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During the Second World War a huge change was wrought in our national working patterns, particularly in the involvement of women in the workplace. Prior to the outbreak of war very few women had been involved in skilled labour in manufacturing and other sectors, but the vast numbers of men diverted to the forces left employers with no choice but to recruit women for these positions. Indeed, campaigns were run encouraging women to “do their bit” for the war effort by entering Industrial and other employment.

During the war women built aircraft, ships, and munitions. They worked on the land and they drove canal boats. They drove ambulances and lorries (film of the Queen driving her Land Rover confidently round Sandringham and Balmoral probably owe a fair bit to the fact that she trained as a driver for the Second Windsor Subaltern Unit). They worked on anti-aircraft batteries, operated searchlights and they interpreted aerial reconnaissance photos. Indeed, women were considered some of the best interpreters of reconnaissance footage and were treated absolutely equally to men in the division, to the extent that it was women who looked at the photos of Normandy in 1944 and selected the beaches for the Allied D Day landings. I bet you didn’t know that.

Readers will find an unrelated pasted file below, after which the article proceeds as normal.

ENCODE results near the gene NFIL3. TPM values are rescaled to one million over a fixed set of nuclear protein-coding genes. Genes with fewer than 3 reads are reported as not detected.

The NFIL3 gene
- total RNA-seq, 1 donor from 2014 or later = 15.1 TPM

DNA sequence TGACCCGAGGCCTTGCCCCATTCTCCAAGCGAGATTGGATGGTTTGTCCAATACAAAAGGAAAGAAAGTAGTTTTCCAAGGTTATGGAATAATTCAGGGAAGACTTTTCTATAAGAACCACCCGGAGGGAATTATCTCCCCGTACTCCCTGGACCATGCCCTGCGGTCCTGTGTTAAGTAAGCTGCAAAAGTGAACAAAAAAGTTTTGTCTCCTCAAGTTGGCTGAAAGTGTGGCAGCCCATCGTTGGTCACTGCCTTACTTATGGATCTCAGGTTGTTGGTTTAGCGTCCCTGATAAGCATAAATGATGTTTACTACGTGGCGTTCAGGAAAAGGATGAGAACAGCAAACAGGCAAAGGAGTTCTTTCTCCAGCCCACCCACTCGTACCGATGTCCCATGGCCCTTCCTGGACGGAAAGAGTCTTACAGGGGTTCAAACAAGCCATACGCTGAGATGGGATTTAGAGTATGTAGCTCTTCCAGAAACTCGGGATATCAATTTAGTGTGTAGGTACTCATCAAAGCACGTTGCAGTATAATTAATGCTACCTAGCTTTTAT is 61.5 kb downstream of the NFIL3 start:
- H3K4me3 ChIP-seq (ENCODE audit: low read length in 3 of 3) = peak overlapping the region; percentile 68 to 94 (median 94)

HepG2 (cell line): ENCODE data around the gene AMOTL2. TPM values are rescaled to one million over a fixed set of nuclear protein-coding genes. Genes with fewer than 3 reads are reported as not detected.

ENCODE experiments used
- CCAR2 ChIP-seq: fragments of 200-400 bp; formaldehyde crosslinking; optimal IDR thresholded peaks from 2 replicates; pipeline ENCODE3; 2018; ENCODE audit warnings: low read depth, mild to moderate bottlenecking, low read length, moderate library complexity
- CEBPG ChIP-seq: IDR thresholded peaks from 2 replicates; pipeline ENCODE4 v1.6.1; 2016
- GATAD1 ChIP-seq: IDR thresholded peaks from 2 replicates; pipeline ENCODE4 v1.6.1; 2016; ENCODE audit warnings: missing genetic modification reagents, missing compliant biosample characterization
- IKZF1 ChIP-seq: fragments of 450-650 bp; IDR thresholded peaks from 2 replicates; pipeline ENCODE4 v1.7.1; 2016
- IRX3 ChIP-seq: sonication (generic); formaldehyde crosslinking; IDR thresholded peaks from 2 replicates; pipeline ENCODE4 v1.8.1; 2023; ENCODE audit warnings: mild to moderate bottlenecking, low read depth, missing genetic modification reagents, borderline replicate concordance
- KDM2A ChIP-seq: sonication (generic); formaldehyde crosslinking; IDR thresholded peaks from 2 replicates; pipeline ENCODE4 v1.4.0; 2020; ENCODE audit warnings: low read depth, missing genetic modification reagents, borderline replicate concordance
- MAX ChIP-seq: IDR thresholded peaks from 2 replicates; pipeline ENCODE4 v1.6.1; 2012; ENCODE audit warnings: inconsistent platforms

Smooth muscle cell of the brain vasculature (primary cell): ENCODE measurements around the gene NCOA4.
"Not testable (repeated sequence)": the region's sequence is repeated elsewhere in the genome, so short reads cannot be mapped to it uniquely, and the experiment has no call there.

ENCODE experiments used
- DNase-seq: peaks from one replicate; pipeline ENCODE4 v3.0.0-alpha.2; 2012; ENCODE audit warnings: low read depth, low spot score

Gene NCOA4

In fact, in Britain women were considered every bit as good as men in all of the jobs they were called to do.  (They didn’t get paid as much as men, but that was nothing to do with their competence; it was because they were, you know, women.) The whole of the war only lasted six years, and yet this massive, epochal change happened without resistance and with no downside to the organisations concerned. True, it was a national emergency, but it does somewhat give the lie to any idea that our current way of working can’t be easily changed. Oh, yes, it can.

And yet contrast this with the current position in respect of gender representation on company boards in the UK. More tomorrow!